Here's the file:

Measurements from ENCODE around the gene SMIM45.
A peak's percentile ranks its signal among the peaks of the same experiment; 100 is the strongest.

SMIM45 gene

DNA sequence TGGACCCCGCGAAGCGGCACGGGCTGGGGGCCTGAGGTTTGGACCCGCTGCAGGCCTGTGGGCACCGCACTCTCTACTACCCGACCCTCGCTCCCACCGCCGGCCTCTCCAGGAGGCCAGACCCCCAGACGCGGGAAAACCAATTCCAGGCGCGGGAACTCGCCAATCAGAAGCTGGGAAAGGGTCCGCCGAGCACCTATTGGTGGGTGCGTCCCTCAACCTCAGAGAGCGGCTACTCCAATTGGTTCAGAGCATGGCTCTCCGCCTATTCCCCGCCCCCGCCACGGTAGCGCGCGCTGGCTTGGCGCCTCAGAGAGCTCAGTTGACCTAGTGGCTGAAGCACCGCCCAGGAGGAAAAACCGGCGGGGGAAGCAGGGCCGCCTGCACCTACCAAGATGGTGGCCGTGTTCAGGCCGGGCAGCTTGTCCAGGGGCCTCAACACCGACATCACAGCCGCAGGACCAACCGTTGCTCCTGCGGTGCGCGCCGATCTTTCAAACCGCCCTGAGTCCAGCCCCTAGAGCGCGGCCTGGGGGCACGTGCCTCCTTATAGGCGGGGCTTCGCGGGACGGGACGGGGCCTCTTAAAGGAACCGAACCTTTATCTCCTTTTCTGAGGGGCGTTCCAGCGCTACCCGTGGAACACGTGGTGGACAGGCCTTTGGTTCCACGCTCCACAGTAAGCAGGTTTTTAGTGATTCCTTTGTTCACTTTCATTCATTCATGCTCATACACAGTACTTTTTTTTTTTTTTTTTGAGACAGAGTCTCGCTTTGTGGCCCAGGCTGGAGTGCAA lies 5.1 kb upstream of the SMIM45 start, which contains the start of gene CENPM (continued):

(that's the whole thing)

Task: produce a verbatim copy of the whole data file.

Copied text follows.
Measurements from ENCODE around the gene SMIM45.
A peak's percentile ranks its signal among the peaks of the same experiment; 100 is the strongest.

SMIM45 gene

DNA sequence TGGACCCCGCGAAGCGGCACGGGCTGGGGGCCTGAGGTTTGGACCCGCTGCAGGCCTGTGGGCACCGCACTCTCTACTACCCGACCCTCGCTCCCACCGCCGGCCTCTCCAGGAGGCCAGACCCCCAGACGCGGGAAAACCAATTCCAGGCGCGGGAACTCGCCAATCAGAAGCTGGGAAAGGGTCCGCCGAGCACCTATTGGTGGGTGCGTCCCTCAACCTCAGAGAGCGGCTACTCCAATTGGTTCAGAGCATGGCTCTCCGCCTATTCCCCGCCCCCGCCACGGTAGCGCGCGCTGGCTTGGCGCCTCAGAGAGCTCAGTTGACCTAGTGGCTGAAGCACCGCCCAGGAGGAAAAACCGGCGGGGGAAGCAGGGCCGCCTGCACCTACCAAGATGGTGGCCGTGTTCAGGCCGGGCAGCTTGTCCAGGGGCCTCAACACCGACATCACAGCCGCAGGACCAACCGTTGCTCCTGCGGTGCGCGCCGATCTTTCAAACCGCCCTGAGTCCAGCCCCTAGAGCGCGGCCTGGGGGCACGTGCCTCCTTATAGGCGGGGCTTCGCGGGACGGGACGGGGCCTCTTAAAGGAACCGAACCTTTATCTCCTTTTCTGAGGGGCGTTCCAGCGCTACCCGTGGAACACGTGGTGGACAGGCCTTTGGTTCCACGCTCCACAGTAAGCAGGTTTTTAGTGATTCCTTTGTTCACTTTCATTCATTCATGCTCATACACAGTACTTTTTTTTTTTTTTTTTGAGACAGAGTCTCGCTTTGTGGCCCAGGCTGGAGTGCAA lies 5.1 kb upstream of the SMIM45 start, which contains the start of gene CENPM (continued):